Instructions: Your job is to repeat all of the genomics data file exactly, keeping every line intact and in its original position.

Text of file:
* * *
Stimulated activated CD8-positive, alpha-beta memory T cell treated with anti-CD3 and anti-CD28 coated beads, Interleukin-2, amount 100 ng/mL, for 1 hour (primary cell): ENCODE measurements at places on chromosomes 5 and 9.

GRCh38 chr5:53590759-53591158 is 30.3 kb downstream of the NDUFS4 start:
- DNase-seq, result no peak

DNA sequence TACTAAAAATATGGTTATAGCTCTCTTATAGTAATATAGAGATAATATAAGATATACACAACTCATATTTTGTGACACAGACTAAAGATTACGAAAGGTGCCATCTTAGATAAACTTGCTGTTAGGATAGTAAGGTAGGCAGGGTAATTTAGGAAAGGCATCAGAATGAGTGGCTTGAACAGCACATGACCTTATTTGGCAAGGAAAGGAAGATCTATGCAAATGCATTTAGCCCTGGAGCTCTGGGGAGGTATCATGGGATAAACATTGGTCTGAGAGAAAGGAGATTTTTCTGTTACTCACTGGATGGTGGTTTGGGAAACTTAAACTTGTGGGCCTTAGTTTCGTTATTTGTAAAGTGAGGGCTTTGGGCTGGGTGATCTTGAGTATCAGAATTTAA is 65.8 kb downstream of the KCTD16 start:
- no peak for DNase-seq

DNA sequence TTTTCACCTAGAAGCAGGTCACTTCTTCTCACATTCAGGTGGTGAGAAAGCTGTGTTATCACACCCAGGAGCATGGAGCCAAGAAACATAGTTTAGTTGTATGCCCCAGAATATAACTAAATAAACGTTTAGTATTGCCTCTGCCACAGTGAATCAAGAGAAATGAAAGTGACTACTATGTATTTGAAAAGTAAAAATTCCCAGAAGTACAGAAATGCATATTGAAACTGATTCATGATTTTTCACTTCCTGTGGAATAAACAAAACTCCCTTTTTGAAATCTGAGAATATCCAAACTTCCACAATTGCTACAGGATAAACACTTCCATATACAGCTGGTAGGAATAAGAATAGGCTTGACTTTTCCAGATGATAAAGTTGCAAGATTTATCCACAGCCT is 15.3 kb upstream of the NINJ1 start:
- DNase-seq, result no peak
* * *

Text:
Stimulated activated CD8-positive, alpha-beta memory T cell treated with anti-CD3 and anti-CD28 coated beads, Interleukin-2, amount 100 ng/mL, for 1 hour (primary cell): ENCODE measurements at places on chromosomes 5 and 9.

GRCh38 chr5:53590759-53591158 is 30.3 kb downstream of the NDUFS4 start:
- DNase-seq, result no peak

DNA sequence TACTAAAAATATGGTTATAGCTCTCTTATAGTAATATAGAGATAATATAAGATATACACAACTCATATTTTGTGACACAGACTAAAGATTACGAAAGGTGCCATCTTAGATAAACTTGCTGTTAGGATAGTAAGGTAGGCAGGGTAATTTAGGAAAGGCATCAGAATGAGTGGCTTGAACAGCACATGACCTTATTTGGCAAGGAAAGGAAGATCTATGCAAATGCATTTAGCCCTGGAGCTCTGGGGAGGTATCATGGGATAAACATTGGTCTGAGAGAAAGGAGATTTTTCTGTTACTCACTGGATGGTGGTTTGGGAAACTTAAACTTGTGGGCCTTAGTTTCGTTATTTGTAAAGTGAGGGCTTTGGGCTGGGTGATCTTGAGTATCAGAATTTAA is 65.8 kb downstream of the KCTD16 start:
- no peak for DNase-seq

DNA sequence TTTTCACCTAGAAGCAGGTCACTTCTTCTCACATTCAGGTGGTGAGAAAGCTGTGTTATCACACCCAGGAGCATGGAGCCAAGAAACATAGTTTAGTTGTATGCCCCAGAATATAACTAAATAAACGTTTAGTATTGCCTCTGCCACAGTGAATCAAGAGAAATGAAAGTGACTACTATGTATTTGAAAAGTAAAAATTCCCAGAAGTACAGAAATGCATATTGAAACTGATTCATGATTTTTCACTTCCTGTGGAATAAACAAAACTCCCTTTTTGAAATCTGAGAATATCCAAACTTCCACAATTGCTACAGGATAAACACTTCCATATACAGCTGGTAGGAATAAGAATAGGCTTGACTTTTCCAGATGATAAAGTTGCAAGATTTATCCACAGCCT is 15.3 kb upstream of the NINJ1 start:
- DNase-seq, result no peak